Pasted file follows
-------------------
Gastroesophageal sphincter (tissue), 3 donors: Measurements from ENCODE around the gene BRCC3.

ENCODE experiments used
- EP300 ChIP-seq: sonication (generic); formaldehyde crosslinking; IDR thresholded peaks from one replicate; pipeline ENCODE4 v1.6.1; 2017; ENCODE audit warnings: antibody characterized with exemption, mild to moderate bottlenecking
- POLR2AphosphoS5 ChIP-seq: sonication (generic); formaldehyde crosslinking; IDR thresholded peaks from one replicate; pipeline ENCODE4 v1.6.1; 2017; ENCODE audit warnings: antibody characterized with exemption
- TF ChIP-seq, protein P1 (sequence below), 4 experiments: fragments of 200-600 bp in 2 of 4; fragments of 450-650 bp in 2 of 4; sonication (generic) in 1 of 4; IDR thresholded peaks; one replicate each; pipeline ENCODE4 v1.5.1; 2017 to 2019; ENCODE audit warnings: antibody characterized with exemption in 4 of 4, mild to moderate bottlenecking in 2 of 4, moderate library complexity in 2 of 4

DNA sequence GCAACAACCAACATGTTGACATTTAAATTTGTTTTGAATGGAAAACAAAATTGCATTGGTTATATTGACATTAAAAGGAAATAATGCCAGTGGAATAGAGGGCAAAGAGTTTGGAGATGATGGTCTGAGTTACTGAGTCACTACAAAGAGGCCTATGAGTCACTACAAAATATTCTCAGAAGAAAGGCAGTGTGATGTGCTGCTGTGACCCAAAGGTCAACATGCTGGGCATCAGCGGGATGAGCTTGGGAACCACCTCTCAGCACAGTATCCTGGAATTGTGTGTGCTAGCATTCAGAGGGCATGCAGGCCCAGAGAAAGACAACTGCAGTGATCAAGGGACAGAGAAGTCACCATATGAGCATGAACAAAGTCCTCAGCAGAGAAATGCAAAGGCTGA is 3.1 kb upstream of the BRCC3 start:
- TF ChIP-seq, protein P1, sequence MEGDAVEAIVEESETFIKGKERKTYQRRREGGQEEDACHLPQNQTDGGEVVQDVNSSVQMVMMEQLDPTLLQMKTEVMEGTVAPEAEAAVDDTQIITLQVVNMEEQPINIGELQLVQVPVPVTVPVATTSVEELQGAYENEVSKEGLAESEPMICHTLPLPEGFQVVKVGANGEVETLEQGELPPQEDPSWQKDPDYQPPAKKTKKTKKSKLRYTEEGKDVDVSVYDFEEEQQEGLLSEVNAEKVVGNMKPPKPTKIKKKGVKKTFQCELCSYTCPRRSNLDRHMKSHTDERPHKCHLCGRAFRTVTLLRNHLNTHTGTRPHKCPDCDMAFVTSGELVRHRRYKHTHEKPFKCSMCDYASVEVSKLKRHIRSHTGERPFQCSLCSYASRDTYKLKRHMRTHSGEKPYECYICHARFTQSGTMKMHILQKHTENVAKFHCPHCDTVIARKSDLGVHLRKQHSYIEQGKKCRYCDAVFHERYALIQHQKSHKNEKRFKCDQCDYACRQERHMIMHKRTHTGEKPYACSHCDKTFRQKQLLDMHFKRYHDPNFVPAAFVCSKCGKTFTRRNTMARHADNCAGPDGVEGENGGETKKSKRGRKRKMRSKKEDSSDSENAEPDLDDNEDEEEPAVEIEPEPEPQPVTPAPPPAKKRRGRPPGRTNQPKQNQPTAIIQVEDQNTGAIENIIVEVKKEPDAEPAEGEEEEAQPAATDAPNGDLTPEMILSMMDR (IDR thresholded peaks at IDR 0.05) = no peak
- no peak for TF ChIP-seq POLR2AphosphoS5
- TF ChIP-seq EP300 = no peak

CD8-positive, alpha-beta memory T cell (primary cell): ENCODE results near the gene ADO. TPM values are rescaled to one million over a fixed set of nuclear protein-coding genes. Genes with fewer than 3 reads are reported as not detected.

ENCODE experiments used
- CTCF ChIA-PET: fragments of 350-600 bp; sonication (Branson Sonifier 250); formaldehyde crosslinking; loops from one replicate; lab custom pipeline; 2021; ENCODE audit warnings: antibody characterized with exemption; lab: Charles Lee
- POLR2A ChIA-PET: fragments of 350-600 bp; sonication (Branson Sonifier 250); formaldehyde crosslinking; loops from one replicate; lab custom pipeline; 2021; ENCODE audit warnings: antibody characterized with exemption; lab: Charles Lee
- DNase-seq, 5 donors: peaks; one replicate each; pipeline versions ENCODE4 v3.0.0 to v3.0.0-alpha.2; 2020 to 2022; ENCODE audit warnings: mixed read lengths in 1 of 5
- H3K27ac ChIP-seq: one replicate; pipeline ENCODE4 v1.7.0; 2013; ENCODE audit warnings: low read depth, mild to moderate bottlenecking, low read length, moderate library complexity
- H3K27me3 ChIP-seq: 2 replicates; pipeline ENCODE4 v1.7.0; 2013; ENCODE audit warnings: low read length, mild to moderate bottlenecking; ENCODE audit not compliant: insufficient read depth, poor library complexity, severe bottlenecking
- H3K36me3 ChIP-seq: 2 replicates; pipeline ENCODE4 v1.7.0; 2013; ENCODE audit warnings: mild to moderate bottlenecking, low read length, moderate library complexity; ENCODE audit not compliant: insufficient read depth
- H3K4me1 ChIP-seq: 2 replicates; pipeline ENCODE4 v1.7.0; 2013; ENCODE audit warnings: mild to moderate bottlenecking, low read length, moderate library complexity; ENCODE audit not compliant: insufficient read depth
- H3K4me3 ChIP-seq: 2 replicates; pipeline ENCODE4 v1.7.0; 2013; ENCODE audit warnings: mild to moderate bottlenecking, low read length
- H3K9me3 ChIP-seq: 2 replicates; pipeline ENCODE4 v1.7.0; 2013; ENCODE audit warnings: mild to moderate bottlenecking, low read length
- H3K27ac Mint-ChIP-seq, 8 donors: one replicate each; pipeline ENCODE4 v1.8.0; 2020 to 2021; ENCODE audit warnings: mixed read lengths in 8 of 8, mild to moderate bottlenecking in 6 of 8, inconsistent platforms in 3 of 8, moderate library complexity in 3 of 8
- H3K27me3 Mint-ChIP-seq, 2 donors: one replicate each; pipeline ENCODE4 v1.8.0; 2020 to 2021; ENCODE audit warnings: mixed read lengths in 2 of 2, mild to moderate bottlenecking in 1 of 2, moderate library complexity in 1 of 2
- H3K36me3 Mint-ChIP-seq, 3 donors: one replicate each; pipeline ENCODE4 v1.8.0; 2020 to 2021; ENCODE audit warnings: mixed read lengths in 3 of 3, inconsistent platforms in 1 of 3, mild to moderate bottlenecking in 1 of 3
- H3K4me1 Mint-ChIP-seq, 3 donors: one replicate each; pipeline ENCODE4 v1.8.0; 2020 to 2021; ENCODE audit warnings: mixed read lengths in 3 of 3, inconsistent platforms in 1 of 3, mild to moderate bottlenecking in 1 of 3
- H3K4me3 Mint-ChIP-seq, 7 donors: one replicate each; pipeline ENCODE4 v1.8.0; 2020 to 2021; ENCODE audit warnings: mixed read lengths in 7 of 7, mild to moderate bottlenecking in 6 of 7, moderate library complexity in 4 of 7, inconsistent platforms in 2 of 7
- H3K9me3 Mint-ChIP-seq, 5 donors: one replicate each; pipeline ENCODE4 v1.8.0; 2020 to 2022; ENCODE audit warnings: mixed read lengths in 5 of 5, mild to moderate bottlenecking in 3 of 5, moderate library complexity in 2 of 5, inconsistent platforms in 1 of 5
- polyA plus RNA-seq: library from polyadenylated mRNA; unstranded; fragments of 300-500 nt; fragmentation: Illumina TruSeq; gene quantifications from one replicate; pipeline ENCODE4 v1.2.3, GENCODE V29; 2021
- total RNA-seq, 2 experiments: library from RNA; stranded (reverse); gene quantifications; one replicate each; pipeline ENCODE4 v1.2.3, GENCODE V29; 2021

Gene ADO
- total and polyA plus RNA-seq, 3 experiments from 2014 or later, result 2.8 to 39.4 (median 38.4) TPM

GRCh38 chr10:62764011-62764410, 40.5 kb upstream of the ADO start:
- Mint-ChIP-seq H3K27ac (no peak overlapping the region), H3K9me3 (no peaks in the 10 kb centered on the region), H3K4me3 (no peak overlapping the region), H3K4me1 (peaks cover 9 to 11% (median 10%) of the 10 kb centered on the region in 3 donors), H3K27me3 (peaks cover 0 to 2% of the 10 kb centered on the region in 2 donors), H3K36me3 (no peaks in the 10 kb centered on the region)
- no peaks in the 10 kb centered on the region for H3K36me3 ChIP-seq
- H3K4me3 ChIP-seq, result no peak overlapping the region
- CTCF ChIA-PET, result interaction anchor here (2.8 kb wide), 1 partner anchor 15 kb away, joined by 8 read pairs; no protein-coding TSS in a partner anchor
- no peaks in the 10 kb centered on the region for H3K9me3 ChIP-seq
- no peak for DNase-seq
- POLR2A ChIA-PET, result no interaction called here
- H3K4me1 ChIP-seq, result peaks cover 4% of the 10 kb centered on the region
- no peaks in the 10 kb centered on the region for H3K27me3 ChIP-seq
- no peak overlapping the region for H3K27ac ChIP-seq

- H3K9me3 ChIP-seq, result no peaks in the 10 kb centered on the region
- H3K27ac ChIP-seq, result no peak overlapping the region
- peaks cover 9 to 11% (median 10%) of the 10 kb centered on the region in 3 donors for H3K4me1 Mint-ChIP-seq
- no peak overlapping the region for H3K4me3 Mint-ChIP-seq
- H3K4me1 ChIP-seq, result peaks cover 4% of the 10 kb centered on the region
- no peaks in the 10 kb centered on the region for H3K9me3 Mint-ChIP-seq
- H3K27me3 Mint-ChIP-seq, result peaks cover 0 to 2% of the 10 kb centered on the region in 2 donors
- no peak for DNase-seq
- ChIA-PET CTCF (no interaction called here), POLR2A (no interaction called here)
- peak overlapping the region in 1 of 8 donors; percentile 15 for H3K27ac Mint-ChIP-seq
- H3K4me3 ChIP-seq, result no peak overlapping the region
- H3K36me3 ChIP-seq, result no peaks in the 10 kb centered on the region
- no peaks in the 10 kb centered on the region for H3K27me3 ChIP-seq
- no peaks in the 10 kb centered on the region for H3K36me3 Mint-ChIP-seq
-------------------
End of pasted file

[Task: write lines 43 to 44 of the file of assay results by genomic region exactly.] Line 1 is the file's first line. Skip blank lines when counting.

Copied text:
- H3K27ac ChIP-seq, result no peak overlapping the region
- peaks cover 9 to 11% (median 10%) of the 10 kb centered on the region in 3 donors for H3K4me1 Mint-ChIP-seq